What do you do?
I provide clients with pragmatic and business-minded advice in using and protecting their data that helps their business move forward. I advise on all aspects of data protection and cybersecurity, such as global data protection and cybersecurity strategies, privacy by design and default, international data transfers strategies, global marketing strategies, data retention and cookie compliance. I also advise many clients on cyber incident preparedness and response and assist with regulatory enforcement actions following security incidents or subject rights complaints.
Privacy and cybersecurity is such an exciting practice area that always keeps me coming back for more. The evolution of technology and the data economy is inspiring and challenging. I am passionate about being part of the creation and adoption of responsible, future proof privacy and cybersecurity practices that support innovation and protect humanity.
What’s keeping you busy at the moment?
My main focus at the moment is helping clients with utilising their global use of data. International data transfer strategies are a hot topic due to Brexit and the Schrems II judgment. For instance, together with my colleagues of Hogan Lovells’ EU privacy & cybersecurity team, I advise clients on international data transfer strategies in light of these recent developments and assist many clients with their binding corporate rules application and implementation.
I also am busy with helping clients deal with regulatory enforcement actions, for instance in response to data breaches and data subject complaints submitted with the regulators.
What mentors or other influential figures have helped you get where you are today?
The biggest influence has been my mother, who raised me for the majority of my life as a single mom. My colleague and partner Joke Bodewits has been an amazing mentor, who is always supportive, and pushes and allows me to take risks and get to the next level.
If you could change one data-related law, how and why would you change it?
European ePrivacy legislation and current regulatory guidance. Hopefully, we will see meaningful progress on the adoption of an EU ePrivacy Regulation during 2021. We currently see that European data protection authorities appear to have declared a war on cookies, based on their strict guidance and selective enforcement. Taking a risk-based approach with regard to cookie consent mechanisms will be more risky. It is questionable whether the approach envisioned by EU data protection authorities is the best approach for consumers and their user experience. I hope that more innovative, meaningful and consumer-friendly solutions will be developed and embraced by consumers and regulators.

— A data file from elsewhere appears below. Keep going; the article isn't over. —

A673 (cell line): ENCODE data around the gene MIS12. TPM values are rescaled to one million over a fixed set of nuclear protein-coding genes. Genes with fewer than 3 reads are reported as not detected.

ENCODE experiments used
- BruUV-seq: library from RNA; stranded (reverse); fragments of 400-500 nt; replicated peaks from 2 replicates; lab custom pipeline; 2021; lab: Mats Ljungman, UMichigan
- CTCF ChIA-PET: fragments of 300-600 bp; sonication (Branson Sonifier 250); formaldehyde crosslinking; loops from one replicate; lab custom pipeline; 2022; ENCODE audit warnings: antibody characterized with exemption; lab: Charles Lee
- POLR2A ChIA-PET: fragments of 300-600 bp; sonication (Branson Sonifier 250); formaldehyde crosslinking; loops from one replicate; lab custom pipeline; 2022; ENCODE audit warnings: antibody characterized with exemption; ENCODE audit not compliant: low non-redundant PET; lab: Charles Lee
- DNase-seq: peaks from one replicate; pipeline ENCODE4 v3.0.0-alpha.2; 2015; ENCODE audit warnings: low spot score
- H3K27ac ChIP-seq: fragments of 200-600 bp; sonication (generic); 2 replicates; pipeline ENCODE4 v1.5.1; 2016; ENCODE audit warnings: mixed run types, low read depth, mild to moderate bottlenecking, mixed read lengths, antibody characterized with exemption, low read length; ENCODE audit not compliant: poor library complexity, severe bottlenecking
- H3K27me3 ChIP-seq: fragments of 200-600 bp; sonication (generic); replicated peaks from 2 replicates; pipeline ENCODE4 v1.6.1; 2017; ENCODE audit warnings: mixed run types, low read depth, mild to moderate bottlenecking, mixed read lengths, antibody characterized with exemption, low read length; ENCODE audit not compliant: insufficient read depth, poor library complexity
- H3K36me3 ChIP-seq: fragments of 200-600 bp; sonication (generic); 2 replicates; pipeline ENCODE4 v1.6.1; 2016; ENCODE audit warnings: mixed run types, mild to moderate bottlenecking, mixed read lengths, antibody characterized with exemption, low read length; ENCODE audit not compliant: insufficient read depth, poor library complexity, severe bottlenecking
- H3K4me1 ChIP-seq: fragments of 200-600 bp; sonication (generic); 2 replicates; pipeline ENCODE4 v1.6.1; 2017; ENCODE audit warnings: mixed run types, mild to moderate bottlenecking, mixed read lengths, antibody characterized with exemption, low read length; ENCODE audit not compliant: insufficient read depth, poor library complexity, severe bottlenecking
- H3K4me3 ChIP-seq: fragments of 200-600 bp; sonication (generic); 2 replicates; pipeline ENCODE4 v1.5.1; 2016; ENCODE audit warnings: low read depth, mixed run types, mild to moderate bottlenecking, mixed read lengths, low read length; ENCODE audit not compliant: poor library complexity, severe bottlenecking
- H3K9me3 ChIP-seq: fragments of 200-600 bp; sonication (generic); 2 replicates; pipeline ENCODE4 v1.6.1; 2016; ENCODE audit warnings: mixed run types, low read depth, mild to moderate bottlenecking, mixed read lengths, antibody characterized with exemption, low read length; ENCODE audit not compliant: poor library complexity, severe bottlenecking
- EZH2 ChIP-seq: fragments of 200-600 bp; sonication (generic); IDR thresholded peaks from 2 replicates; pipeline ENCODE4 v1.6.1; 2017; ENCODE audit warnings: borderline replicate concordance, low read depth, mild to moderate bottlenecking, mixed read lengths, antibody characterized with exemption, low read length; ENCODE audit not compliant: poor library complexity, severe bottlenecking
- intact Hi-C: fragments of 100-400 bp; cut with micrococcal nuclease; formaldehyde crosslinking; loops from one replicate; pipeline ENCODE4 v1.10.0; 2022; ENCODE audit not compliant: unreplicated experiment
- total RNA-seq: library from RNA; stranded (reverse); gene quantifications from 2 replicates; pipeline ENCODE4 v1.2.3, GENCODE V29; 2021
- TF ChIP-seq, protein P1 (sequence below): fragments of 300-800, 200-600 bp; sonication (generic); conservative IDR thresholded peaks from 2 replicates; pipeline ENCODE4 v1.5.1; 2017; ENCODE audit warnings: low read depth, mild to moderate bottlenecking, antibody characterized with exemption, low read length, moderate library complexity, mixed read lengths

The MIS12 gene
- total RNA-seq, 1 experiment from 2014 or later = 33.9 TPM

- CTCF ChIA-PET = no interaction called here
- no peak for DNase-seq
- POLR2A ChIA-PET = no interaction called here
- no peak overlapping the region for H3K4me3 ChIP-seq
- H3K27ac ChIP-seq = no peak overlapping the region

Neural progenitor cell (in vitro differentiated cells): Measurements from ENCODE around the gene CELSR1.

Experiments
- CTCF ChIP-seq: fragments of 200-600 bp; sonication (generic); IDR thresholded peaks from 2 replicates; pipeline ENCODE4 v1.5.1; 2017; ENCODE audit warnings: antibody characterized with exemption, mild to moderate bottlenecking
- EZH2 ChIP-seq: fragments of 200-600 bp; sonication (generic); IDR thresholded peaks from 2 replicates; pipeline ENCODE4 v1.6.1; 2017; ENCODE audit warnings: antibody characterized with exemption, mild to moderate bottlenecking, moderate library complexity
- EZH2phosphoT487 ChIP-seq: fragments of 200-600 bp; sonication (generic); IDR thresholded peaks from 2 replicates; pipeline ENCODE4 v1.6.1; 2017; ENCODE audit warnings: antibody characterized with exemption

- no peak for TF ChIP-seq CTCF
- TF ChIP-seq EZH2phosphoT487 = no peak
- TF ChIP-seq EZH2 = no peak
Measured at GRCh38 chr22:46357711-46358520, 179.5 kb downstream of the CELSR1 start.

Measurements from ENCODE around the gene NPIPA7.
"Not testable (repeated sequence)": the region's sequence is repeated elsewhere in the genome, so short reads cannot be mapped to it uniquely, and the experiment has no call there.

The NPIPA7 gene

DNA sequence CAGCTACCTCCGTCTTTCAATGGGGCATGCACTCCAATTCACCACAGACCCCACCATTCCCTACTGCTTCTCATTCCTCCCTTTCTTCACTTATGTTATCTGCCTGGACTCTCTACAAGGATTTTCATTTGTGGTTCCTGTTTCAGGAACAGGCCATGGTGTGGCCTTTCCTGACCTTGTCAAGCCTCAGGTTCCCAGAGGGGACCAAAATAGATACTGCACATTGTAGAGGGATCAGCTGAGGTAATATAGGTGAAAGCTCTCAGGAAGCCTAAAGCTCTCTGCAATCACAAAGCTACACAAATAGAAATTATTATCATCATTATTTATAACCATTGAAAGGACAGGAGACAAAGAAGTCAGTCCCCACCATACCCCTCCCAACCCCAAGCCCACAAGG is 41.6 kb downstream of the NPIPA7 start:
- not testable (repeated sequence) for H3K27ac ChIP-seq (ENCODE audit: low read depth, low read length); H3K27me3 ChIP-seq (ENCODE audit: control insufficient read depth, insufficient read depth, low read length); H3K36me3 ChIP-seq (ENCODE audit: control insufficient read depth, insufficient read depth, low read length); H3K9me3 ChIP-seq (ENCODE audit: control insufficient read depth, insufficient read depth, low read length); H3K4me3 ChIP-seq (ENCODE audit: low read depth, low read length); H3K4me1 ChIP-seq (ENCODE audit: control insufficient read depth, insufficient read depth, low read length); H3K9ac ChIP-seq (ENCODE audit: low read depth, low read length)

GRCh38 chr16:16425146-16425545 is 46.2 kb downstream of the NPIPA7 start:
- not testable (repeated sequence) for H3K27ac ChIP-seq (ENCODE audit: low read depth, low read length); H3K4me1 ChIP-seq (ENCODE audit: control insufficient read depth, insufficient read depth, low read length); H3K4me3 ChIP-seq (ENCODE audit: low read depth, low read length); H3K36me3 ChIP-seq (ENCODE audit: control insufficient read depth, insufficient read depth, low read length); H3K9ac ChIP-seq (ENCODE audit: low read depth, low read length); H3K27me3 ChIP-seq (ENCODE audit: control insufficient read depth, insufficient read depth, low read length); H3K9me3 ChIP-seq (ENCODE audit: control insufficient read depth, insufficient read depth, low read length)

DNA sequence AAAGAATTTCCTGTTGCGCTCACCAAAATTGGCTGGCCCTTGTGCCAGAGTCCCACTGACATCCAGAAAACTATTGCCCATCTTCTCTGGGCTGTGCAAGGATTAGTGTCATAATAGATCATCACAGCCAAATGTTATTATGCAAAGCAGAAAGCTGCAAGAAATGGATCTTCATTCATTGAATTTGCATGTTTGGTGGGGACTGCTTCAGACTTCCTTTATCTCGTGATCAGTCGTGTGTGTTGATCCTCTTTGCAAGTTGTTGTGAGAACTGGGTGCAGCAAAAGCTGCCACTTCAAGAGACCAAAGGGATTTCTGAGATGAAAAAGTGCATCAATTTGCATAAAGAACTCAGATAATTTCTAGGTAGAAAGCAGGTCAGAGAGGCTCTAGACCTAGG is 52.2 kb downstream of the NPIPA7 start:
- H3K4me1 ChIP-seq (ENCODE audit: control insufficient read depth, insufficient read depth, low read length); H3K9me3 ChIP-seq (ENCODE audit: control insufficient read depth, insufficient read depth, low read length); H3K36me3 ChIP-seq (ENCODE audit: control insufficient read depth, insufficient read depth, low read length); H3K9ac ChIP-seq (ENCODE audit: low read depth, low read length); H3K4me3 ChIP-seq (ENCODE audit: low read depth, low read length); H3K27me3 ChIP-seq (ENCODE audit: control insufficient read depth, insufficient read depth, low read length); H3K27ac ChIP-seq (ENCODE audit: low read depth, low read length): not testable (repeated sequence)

How has covid-19 affected what you do?
Working from home for over a year has had a major effect on my interaction with colleagues and clients. While I miss personal, face to face interactions and social gatherings, I am glad that video conference meetings have become the norm. From a privacy and data protection law perspective, we have assisted many clients on different covid-19 related issues, such as remote working and return to work policies, covid-19 response privacy policies and practices, temperature and questionnaire screening of employees and contact tracing.
What’s the next big thing – what data opportunities are companies now looking at?
Many companies are seeing the value of their data and are actively developing new innovative and creative ways to utilise their data. Tech developments such as artificial intelligence and facial recognition play a big part in this and will be one of the most crucial and sensitive issues to regulate to ensure that it is ethical and fit for purpose.
What’s keeping companies worried at the moment – what are some key data risks?
Data globalisation and global transfer strategies will remain a key data risk, considering that life as we know it relies on data flowing across geographical borders throughout the world, while international data transfers have never been more scrutinised.
Cyber incidents will also play a major role in the day to day business of many companies around the world. Ransomware has become a very lucrative business model, and the question whether to pay a ransom is unfortunately for many companies no longer a theoretical one. I expect more agonising discussions about whether or not to pay ransomware, and whether the requirement to notify data protection authorities (or individuals) about ransomware incidents has been triggered and, if so, when.
What do you do to relax?
Cooking with my partner and hosting dinner parties for our friends and family, spending time outside in nature, playing tennis and doing Pilates, watching a good Netflix series and my number one favorite activity: cuddling with my 16-month old son.